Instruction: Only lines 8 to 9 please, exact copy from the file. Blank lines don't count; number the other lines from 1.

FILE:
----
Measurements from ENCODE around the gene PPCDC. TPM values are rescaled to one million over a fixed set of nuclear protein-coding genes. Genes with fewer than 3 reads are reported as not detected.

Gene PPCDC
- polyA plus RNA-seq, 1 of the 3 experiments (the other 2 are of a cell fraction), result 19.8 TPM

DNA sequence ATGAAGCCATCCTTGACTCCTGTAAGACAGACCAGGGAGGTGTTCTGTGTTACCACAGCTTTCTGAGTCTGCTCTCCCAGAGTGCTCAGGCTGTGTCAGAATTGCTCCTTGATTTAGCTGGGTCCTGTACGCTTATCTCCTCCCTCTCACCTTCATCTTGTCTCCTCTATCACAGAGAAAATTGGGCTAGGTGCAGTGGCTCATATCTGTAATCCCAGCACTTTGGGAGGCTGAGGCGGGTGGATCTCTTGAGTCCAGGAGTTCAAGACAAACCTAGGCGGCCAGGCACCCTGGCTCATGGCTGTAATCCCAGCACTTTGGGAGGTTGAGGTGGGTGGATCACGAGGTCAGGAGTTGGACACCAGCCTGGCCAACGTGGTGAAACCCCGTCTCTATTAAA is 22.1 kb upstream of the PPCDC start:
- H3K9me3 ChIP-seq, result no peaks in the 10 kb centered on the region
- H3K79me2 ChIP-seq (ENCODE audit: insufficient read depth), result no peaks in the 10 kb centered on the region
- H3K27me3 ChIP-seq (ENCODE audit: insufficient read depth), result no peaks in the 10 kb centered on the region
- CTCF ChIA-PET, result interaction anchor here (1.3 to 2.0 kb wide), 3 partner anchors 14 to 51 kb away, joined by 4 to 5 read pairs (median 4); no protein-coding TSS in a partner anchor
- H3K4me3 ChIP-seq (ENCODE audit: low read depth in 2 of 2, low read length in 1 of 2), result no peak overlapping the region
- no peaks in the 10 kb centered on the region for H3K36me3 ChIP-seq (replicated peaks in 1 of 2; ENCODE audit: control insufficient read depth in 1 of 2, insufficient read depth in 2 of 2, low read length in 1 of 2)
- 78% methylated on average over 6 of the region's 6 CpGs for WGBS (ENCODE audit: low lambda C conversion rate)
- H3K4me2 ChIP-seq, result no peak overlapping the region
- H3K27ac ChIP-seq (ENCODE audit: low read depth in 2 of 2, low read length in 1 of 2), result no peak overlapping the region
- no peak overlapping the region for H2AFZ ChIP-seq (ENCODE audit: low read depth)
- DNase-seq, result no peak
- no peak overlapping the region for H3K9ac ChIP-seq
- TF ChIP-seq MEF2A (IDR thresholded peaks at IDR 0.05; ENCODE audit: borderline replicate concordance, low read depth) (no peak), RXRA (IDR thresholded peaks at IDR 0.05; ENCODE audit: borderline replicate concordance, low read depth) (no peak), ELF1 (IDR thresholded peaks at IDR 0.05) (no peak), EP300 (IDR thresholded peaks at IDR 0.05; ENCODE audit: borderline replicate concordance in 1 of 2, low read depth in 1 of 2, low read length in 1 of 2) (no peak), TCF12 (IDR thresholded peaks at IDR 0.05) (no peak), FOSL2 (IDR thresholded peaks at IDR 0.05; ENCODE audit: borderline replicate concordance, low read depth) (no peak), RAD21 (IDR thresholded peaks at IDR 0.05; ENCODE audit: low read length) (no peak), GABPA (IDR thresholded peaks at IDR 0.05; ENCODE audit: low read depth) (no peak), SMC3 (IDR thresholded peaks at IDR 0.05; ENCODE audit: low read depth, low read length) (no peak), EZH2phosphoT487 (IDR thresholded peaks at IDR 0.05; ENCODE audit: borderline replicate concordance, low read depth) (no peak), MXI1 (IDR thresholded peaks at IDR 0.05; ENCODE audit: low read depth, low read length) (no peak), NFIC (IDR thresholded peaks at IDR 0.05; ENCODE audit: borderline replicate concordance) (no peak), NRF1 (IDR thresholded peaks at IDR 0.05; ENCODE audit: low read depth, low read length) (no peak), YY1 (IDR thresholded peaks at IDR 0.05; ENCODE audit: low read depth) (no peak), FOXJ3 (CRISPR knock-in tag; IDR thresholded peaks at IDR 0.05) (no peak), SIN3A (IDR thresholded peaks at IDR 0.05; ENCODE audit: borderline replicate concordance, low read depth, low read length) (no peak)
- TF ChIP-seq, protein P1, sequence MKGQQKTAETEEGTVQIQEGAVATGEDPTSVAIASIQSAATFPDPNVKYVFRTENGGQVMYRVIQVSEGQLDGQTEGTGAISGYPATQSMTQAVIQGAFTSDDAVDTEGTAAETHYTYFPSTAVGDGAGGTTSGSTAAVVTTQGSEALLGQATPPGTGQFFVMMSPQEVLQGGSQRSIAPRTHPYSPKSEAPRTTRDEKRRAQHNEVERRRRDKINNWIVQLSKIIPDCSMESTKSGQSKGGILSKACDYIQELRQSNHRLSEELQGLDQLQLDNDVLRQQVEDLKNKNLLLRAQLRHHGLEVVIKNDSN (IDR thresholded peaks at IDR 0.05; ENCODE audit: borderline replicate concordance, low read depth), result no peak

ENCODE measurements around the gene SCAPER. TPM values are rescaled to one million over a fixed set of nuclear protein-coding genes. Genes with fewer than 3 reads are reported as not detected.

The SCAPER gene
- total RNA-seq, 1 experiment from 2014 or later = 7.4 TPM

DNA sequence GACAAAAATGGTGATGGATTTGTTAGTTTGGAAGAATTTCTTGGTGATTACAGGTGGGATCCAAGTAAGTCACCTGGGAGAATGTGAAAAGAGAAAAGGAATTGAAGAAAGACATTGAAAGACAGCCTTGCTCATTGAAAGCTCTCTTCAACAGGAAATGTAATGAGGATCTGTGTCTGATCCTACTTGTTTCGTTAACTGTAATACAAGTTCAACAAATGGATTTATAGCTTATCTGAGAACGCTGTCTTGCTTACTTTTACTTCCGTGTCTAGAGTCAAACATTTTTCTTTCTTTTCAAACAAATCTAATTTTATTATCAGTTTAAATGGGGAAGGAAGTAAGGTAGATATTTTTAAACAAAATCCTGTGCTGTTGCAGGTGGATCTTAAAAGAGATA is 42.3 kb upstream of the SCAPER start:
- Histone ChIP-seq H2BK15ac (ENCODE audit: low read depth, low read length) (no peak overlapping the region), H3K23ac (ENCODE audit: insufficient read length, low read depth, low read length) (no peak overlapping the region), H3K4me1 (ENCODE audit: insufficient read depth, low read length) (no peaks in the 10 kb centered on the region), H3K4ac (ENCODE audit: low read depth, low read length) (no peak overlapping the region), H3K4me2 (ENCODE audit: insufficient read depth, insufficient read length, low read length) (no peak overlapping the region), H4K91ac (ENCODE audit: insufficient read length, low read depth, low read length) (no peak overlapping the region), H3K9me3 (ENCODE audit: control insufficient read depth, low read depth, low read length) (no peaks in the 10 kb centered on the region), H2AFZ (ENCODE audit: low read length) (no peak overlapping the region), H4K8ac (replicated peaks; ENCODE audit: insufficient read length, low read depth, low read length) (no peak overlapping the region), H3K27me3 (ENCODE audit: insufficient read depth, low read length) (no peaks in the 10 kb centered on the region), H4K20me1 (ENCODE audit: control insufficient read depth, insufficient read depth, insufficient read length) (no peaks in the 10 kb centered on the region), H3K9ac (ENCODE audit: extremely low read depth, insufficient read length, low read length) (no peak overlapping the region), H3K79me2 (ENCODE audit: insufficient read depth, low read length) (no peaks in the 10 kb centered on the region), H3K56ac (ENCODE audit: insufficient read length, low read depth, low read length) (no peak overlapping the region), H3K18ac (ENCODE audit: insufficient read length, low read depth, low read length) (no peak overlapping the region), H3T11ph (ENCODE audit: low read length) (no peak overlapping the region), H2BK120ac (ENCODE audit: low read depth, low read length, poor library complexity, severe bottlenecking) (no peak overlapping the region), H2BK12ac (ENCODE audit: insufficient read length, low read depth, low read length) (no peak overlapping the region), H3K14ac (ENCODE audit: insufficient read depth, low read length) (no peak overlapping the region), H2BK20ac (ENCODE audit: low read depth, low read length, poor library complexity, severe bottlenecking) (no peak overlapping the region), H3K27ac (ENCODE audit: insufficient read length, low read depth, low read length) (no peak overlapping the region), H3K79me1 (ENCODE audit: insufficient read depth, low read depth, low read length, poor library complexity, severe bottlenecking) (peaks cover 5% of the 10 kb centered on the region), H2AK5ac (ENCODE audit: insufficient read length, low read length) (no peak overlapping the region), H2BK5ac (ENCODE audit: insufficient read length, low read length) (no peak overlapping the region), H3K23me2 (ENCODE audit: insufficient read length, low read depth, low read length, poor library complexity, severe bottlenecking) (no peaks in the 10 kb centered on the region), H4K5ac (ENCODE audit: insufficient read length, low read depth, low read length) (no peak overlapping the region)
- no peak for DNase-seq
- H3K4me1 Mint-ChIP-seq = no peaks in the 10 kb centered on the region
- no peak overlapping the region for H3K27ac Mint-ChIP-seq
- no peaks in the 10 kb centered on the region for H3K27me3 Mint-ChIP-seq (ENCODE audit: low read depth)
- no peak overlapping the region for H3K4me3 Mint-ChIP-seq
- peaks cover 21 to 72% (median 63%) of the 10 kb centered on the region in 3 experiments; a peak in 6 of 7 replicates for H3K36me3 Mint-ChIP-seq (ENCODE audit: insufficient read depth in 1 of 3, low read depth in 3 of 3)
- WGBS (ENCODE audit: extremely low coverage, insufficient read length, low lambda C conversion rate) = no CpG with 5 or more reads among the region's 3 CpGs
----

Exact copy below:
- CTCF ChIA-PET, result interaction anchor here (1.3 to 2.0 kb wide), 3 partner anchors 14 to 51 kb away, joined by 4 to 5 read pairs (median 4); no protein-coding TSS in a partner anchor
- H3K4me3 ChIP-seq (ENCODE audit: low read depth in 2 of 2, low read length in 1 of 2), result no peak overlapping the region